Almost everyone working in the public service industry for any length of time has at least a few stories about strange customers. About a half-dozen Japanese taxi drivers, however, claim to have had not just odd but ghostly customers. They report that all seems like a normal fare until the phantom passenger mysteriously vanishes from the back seat before arriving at their destination.

Not merely fodder for an “X-Files" episode or horror movie, it's claimed to have happened in real life.

According to a story on, “At least seven taxi drivers in Ishinomaki, northeast Japan, have reported experiencing a 'phantom fare' in the wake of the devastating 2011 tsunami and earthquake. In each instance, the story is similar. A taxi driver in northeast Japan picks up a passenger in an area devastated by the 2011 earthquake and tsunami. He starts the meter and asks for the destination, to which the customer gives a strange response. Either then, or sometime later, the driver turns around to address the man or woman—but the passenger has vanished. This is because, it is claimed, it was a 'ghost passenger' who was, in fact, killed in the disaster five years ago."

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In some cases the ghostly passenger is reported to have strangely inquired from the back seat, “Am I dead?"

There are several red flags that the story is implausible, beginning of course with the question of why a ghost would need to take a taxi anywhere. The origins ascribed to the ghosts by the taxi drivers is also curious: none of the reports have the ghosts explicitly stating that they were victims of the 2011 disaster; that detail seems to be assumed by the drivers, likely because of the area's history. Yet why would ghostly victims of the tsunami wait five years to suddenly appear and start taking taxis just to freak out some cab drivers?

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Though the reports seem new, they are an interesting new twist on a very old story, in fact one of the best-known urban legends in the world. It's known as The Vanishing Hitchhiker and the basic story goes something like this: During a road trip, usually at night, a lone figure is seen standing by the side of the road. A driver stops and offers the person a ride; the drive proceeds either in total silence or with only a few words spoken. The driver later arrives at a destination and turns to the hitchhiker, only to find that the mysterious guest has vanished. Sometimes the story ends with the driver speaking to someone at the destination who identifies his phantom passenger as the spirit of a person who had died somewhere near where they were picked up.

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Folklorist Jan Brunvand notes in his 1981 book “The Vanishing Hitchhiker: American Urban Legends and Their Meanings" that “The specific 'proof' in the story of the hitchhiker's actual presence in the car and her status as the ghost of a particular individual is always a key motif. Besides the book she leaves behind . . . the object may be a purse, a suitcase, a blanket, a sweater, a scarf, or some other item of clothing, or simply footprints or water spots in the car."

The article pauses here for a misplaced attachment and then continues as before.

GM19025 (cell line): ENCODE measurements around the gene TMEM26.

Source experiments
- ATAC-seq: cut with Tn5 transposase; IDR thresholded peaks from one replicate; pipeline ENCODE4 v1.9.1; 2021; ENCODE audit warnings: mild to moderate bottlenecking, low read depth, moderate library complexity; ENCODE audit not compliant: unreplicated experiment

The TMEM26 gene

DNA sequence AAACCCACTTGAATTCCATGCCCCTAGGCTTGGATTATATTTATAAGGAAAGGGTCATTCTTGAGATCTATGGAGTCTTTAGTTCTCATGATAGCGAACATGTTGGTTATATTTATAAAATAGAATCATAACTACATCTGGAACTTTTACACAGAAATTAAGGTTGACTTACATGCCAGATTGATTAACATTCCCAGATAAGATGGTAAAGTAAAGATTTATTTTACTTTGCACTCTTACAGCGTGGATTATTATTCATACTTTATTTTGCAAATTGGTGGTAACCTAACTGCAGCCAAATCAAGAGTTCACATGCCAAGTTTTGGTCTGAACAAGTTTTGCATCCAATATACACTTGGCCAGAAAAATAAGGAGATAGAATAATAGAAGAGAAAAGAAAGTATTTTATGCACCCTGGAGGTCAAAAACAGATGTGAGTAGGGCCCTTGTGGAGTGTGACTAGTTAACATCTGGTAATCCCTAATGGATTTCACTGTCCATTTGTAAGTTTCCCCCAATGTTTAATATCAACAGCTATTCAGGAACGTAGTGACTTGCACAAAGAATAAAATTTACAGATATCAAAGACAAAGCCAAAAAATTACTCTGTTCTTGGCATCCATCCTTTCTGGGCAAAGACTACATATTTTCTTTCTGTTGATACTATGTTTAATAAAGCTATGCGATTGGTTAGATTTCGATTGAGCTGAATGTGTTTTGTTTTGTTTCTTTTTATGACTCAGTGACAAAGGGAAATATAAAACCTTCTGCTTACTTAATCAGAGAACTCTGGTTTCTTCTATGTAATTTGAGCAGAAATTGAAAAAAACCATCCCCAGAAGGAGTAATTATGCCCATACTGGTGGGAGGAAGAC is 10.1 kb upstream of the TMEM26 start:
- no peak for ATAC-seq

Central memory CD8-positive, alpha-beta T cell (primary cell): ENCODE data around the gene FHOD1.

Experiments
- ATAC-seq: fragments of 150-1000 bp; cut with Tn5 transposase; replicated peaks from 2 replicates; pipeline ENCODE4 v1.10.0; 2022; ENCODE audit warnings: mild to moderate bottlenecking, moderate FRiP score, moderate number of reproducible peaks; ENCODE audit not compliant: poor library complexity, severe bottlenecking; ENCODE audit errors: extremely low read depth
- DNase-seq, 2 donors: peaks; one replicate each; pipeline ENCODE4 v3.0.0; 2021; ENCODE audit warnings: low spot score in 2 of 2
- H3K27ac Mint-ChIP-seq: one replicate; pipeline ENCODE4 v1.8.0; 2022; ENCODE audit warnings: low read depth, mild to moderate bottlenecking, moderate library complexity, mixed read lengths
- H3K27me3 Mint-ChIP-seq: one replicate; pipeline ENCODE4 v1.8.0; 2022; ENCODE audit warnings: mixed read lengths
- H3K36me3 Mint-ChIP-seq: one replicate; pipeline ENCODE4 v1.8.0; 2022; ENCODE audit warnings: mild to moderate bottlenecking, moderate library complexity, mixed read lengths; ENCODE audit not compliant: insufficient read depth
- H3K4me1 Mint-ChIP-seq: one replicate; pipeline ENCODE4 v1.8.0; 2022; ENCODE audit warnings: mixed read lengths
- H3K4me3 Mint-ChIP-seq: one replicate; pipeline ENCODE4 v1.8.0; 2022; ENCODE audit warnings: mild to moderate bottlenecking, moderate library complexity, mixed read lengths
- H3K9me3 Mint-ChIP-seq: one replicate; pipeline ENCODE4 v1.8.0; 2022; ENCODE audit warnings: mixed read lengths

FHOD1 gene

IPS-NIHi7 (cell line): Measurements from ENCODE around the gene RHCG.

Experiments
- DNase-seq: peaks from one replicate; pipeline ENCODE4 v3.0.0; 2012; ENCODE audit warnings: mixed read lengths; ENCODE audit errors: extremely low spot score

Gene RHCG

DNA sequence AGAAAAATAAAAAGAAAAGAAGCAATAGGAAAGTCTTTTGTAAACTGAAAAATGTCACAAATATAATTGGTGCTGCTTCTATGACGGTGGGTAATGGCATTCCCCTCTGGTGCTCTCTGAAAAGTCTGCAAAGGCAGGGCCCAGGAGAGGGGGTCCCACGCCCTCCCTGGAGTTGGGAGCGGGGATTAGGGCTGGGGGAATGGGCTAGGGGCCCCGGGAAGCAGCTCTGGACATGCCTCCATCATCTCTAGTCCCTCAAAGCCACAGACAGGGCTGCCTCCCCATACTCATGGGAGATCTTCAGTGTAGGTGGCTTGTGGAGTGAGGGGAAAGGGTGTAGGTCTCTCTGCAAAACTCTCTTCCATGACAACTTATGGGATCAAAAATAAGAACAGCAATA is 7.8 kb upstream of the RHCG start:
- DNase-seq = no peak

There are countless variations around the world, all of them told as true stories. While occasionally such spooky experiences are related as first-hand accounts, much more often they are told as second-or third-hand stories—what folklorists call “FOAF tales," or “Friend-of-a-Friend" stories.

Though rare, in recent years a few others have claimed to experience real-life urban legends. In 2014, for example, a man in Seattle claimed he was attacked outside a bar by a mysterious woman with a needle who stabbed him and then said “Welcome to the HIV club," suggesting that he had just been infected with the AIDS-causing virus. In fact AIDS-infected needles have long been the subject of unfounded rumors and legends.

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So what's going on among Japanese taxi drivers? It's difficult to know. A few may have had some genuinely puzzling experience, but it's hard to believe that any passengers literally vanished from the back seat and exited the car without opening a door—or paying, for that matter. Interestingly, there exists a tradition of pranks involving Japanese taxi cabs and ghostly passengers, some of which can be seen on YouTube and which may have inspired the stories.

Predictably, the taxi drivers who claim to have encountered the Japanese ghosts are anonymous, and therefore can't be questioned further. If what they say is true—and some of the thousands of tsunami victims in the Ishinomaki prefecture continue to hail cabs from the afterlife—then proving it should be as simple as installing inexpensive videocameras in the taxis.

Either way it's a fascinating look at modern folklore and how an old urban legend can be adapted for new generations.

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